From Wolves to Dogs
How some of the enemy became our best friends.
Dogs are wolves in pup’s clothing, descendants of ancient gray wolves who not only adopted humans voluntarily but became instrumental in civilizing them. At first it was a loose relationship, with wolves getting leftovers and easier living and us getting cleaner camps and warnings of approaching danger. The friendship tightened a bit as wolves began trailing us to kills to feast on innards and scraps.
The real partnership evolved when wolves grew impatient with our slow gait and raced ahead to quicken the kill. Help from their sensitive noses, highly evolved instinct to drive herds and ferocity in pushing animals over cliffs or into canyons shortened the hunts and gave us time to think about things more advanced than what was for dinner.
By this time (around 100,000 B.C.), gray wolves were 2 million years old and had spread over much of the world. Subspecies had evolved in size and behavior to match regional hunting opportunities. Humans not only prized these canine hunting skills, but also obviously liked puppies. This is evident from the role neoteny (arrested infantile development) played in the change from wolves to dogs.
selecting for traits
Genetic mistakes, or mutations, can result in permanent changes, for better or worse. For instance, a mutation stopped baby blue eyes from maturing to brown in some of us. In puppies, floppy ears might never become erect. Perhaps a coat remains silky. Or shorter legs and muzzles might remain shorter. But the most important puppy trait arrested by early man was dependence. A respect for strong, intelligent leaders was already fundamental in wolves’ social structure, so they easily became members of our “pack.” But puppy dependence turned wolves into dogs that preferred us to their own kind. Dogs are the only domesticated animals that will seek out humans if they’re lost or abandoned.
While dog development was a slow and accidental result of selecting for novelty or puppy characteristics, it was also our introduction to deliberate selective breeding. When early man saw that mating dogs of like traits reproduced and strengthened those traits, changes came fast. Herd animals could be domesticated when selective breeding strengthened the northern European wolf trait of shepherding prey. The lighter, swifter Asiatic wolves in Arab lands became coursing hounds. Egyptians hunted antelope with wolves until they developed more manageable dogs in the Twelfth Dynasty. Asian wolves from forested areas of Tibet and India produced dingoes and stockier mastiff types that became war dogs. Increasing trade and travel gave rise to experimental crosses of dogs with regional skills. Greyhound/shepherds gave us pointer types. Shepherds mated with smaller descendants of Asian wolves from China probably produced spaniels and terriers. Greyhound/ mastiffs provided most scent hounds, and mastiff/pointers led to retrievers.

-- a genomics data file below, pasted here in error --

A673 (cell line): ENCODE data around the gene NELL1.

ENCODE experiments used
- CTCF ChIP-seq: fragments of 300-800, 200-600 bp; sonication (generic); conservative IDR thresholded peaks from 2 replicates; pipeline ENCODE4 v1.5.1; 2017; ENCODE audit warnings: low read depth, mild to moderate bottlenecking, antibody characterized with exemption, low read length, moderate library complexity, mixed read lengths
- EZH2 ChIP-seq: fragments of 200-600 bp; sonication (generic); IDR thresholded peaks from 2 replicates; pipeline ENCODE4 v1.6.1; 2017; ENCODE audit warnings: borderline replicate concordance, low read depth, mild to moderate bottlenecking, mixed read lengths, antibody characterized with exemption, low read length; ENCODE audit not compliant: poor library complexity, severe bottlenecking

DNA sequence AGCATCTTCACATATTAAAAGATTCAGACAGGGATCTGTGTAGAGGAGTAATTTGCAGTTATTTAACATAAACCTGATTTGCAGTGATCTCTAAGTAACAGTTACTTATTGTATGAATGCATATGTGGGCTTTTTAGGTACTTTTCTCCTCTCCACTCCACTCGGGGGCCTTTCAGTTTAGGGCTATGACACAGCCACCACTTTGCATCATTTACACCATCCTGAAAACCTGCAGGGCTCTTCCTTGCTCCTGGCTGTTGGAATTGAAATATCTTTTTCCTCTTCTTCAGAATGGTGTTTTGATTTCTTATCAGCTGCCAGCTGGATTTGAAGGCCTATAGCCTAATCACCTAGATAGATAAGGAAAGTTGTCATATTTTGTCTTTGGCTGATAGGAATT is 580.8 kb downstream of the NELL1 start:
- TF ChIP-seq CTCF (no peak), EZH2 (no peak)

Many evolutionary details are lost or remain undiscovered, but a three- university comparison of wolf, coyote, jackal and dog DNA makes it clear that most dog genes came from the gray wolf family. Based on the “molecular clock” (average number of mutations per lifetime), wolves and coyotes became separate canines about a million years ago, creating a DNA difference of 71/2 percent. The dog/wolf difference is only 1 percent, which they say makes the dog separation about 100,000 years old.
The math is quite loose, making the estimate more than 33,000 years on the conservative side. But that’s wise considering man’s involvement. Our propensity toward novelty probably accelerated the molecular clock by reproducing and perpetuating mutations that couldn’t have survived in the wild.
Interestingly, about 100,000 years ago was also when gray wolves spread southward after having lived in Alaska for 800,000 years